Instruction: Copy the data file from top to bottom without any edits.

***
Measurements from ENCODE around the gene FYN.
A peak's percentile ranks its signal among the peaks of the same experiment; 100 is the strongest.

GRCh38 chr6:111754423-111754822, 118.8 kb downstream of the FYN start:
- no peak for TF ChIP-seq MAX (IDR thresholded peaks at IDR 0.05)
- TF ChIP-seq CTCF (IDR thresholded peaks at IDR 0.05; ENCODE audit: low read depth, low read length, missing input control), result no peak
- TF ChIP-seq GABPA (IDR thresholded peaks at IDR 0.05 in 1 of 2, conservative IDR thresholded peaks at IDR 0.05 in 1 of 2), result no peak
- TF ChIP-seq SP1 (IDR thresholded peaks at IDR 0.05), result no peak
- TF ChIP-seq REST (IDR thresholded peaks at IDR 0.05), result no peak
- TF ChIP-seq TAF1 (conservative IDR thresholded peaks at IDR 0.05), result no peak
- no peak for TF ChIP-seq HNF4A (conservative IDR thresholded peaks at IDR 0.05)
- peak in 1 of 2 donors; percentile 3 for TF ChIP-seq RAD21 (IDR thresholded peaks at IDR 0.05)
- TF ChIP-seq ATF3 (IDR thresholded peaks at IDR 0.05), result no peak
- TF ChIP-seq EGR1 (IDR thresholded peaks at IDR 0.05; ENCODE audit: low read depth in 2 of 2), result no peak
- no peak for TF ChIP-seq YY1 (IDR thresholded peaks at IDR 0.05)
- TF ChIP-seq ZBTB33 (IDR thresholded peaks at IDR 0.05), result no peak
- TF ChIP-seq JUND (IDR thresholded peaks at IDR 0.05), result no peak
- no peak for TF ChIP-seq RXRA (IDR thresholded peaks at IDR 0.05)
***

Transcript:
Measurements from ENCODE around the gene FYN.
A peak's percentile ranks its signal among the peaks of the same experiment; 100 is the strongest.

GRCh38 chr6:111754423-111754822, 118.8 kb downstream of the FYN start:
- no peak for TF ChIP-seq MAX (IDR thresholded peaks at IDR 0.05)
- TF ChIP-seq CTCF (IDR thresholded peaks at IDR 0.05; ENCODE audit: low read depth, low read length, missing input control), result no peak
- TF ChIP-seq GABPA (IDR thresholded peaks at IDR 0.05 in 1 of 2, conservative IDR thresholded peaks at IDR 0.05 in 1 of 2), result no peak
- TF ChIP-seq SP1 (IDR thresholded peaks at IDR 0.05), result no peak
- TF ChIP-seq REST (IDR thresholded peaks at IDR 0.05), result no peak
- TF ChIP-seq TAF1 (conservative IDR thresholded peaks at IDR 0.05), result no peak
- no peak for TF ChIP-seq HNF4A (conservative IDR thresholded peaks at IDR 0.05)
- peak in 1 of 2 donors; percentile 3 for TF ChIP-seq RAD21 (IDR thresholded peaks at IDR 0.05)
- TF ChIP-seq ATF3 (IDR thresholded peaks at IDR 0.05), result no peak
- TF ChIP-seq EGR1 (IDR thresholded peaks at IDR 0.05; ENCODE audit: low read depth in 2 of 2), result no peak
- no peak for TF ChIP-seq YY1 (IDR thresholded peaks at IDR 0.05)
- TF ChIP-seq ZBTB33 (IDR thresholded peaks at IDR 0.05), result no peak
- TF ChIP-seq JUND (IDR thresholded peaks at IDR 0.05), result no peak
- no peak for TF ChIP-seq RXRA (IDR thresholded peaks at IDR 0.05)